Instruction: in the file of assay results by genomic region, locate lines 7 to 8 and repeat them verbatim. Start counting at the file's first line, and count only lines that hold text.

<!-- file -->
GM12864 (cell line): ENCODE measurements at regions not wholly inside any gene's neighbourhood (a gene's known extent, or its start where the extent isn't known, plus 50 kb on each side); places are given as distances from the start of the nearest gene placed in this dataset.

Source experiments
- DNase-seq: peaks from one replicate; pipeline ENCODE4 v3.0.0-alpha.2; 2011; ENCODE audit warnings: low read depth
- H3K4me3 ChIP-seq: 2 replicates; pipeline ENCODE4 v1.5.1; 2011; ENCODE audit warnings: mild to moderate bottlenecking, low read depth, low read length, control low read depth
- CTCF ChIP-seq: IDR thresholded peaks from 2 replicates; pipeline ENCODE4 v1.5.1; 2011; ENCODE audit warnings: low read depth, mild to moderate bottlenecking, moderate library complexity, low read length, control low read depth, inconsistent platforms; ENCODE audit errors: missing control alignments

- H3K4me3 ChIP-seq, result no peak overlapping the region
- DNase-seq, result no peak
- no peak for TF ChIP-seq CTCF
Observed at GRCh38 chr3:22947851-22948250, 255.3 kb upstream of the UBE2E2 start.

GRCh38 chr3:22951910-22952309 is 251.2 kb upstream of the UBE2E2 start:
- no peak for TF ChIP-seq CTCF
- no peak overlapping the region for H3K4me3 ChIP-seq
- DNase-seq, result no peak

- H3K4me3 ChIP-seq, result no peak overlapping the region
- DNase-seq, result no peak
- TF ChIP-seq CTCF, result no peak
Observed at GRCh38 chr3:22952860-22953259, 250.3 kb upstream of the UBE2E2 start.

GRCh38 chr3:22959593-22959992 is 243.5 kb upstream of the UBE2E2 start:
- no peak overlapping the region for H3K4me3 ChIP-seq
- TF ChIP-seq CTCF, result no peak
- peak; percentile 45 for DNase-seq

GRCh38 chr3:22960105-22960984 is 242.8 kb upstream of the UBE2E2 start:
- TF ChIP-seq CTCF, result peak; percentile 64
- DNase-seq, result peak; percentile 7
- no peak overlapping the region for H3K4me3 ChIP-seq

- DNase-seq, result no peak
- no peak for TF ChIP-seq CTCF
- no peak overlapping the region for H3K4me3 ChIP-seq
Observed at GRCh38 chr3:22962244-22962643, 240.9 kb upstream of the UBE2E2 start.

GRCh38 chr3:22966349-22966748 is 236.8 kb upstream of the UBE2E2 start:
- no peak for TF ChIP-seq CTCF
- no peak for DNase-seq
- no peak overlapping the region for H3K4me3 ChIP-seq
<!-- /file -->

- DNase-seq, result no peak
- no peak for TF ChIP-seq CTCF